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Most important issue of 2016: The judiciary

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When the new president is sworn in on January 20, 2017, Chief Justice John Roberts, who administers the oath, will be 61.

His colleagues, on that day, will be mostly older. Justice Ruth Bader Ginsburg will be 83. Justices Anthony Kennedy and Antonin Scalia will be 80. Justice Stephen Breyer will be 78.

The “in their prime” justices will be Justice Clarence Thomas and Justice Samuel Alito, 68 and 66, respectively. The “kids” are Justices Sonia Sotomayor and Elena Kagan, who will be 62 and 56 when the new president greets them at his or her first State of the Union.

Long may the nine all live, happy and full of energy, not frail but full of vigor. But an inescapable reality is that significant change is coming soon to a closely divided Supreme Court.

This week, Sens. John Cornyn of Texas and John Thune of South Dakota told me on my radio show that the GOP Senate majority will not be restoring the judicial filibuster rule shattered by Harry Reid and his wrecking ball tenure as Senate Majority Leader. Presidential nominations are going to be subject to simple majority votes come 2017.

The majority vote concept hasn’t been applied to a Supreme Court nomination, but count on it. The Democrats broke the rule and it is broken. There is no upside in attempting to “repair” the filibuster as applied to presidential appointees. The rule that required 60 votes was never in the Constitution to begin with, and its abuse was far beyond the limited utility of increasing a minority’s voice in the selection of judges and officials.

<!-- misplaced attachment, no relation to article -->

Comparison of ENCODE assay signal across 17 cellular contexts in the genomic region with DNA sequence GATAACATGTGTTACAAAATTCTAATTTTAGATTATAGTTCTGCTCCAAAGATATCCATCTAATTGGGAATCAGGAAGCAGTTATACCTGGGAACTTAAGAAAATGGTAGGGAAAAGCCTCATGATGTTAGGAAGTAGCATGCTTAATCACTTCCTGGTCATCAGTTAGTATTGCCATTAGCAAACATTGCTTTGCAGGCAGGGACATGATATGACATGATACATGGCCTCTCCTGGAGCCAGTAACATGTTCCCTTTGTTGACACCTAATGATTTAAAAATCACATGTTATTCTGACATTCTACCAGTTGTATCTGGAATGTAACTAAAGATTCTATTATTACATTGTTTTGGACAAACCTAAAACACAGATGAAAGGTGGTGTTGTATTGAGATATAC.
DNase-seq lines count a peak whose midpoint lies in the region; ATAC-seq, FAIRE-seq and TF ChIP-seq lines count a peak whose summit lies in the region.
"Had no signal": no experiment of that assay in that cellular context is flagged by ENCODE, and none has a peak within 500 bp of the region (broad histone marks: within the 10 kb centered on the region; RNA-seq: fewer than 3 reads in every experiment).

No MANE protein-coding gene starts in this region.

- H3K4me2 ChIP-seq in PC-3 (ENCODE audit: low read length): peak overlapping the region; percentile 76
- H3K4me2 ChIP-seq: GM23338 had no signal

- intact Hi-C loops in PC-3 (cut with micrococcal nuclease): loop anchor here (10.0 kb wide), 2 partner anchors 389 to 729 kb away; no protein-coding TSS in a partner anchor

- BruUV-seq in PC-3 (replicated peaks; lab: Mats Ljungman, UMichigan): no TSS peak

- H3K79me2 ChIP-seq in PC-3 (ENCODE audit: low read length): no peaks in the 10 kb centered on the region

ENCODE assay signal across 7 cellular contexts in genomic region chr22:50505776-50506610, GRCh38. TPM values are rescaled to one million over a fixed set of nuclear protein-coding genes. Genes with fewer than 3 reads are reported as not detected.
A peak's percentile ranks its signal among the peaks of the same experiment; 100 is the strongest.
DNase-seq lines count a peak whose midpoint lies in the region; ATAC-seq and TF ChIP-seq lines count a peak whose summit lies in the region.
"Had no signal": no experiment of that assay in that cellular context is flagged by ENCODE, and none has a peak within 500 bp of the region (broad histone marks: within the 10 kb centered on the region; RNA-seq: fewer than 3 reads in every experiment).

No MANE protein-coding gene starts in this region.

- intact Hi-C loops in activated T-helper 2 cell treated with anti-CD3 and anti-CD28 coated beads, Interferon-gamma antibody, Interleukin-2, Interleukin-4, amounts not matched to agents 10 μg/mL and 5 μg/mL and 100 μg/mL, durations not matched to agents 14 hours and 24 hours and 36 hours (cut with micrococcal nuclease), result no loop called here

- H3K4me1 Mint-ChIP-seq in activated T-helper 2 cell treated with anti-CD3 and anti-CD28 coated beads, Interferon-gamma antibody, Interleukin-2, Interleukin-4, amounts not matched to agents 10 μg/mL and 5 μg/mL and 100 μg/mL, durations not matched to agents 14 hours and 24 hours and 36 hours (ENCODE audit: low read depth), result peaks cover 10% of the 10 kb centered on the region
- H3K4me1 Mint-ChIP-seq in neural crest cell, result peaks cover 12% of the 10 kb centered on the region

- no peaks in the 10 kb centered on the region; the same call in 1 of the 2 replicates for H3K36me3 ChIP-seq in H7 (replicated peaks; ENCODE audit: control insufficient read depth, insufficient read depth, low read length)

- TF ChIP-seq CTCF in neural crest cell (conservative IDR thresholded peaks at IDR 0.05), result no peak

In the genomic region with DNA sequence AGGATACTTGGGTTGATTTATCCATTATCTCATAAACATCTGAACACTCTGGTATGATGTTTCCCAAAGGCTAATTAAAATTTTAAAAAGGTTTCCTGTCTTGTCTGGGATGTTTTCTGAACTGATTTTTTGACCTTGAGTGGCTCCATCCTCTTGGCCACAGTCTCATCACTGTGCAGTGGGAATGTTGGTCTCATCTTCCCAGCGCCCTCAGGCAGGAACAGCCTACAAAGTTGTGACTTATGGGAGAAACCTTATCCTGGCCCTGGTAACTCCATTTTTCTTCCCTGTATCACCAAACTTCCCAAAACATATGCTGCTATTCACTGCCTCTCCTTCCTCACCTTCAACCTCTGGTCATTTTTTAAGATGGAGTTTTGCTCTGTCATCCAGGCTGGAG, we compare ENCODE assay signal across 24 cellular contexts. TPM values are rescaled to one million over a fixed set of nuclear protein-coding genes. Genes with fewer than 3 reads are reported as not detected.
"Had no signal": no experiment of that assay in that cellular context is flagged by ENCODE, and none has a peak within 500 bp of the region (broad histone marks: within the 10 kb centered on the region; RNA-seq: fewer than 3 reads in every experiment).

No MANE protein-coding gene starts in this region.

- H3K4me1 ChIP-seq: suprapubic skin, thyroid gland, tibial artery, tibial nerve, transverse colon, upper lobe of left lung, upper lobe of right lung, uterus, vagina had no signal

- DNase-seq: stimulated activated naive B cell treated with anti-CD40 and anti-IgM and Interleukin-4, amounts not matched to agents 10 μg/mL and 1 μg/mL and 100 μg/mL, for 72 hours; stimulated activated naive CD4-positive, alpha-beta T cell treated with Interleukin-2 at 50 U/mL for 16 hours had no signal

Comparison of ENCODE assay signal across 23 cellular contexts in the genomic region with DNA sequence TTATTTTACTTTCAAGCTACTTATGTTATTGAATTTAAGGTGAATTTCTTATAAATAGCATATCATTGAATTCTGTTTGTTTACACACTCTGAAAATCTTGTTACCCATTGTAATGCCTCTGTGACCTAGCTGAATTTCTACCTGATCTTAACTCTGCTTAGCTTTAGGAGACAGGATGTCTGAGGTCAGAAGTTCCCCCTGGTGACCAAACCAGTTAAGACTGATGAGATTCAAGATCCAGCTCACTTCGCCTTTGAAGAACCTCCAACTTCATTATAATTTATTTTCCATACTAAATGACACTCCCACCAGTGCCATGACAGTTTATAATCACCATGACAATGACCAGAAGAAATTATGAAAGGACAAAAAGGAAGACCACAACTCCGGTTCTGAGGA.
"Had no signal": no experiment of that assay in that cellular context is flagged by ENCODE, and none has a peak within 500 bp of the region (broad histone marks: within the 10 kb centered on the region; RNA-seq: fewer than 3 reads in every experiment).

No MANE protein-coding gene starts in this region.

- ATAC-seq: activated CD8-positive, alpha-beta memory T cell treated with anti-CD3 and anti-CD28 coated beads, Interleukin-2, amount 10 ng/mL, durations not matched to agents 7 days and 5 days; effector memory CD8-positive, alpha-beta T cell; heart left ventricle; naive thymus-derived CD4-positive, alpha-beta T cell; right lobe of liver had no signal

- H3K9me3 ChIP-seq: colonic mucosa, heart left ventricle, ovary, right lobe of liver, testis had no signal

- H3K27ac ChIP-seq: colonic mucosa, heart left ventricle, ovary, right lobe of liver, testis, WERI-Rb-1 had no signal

Thus a new Republican president has a good chance of selecting three or more originalists during the next eight years. And a Democrat — there would be no essential difference between Bernie Sanders and Hillary Clinton justices — can forever unhinge the Republic from the more restrictive vision of the Framers without using the process for amending the Constitution.

Actuarial tables being what they are, the next president is going to be more significant for his or her court appointees than either Presidents Bush or Obama. That’s because they will have at least one full term of straight majority votes.

There are presently 77 vacancies on the federal bench, nine of those for coveted appellate judgeships of enormous power and consequence. Senate Majority Leader McConnell isn’t going to fill most of those or any others that occur from death or retirement. That’s called “payback” and Harry Reid deserves it for wrecking the rule.

I for one am glad the old ways are gone. They were not “originalist” in origin and they operated to in fact keep originalists off he bench while pushing forward judges of either unknown or liberal views. Not so with the Reid rule.

If the GOP wins the White House — a big, big “if,” that one — the new president will be able to restore some semblance of restraint to a judiciary that shrugged it off long ago. Consistent, thoughtful selections of men and women of high character and known views about the Constitution will be possible. Those committed to restraint in the use of judicial power, and recognition of the competing authorities of the executive and legislative branches and of the states, can rise to the bench.

High stakes indeed. All those appointments should be top of mind for voters in Iowa and New Hampshire. The GOP has to win in 2016, or the Supreme Court and indeed the entire judiciary becomes a permanent conveyor belt of collectivist whims.


This column was originally posted on


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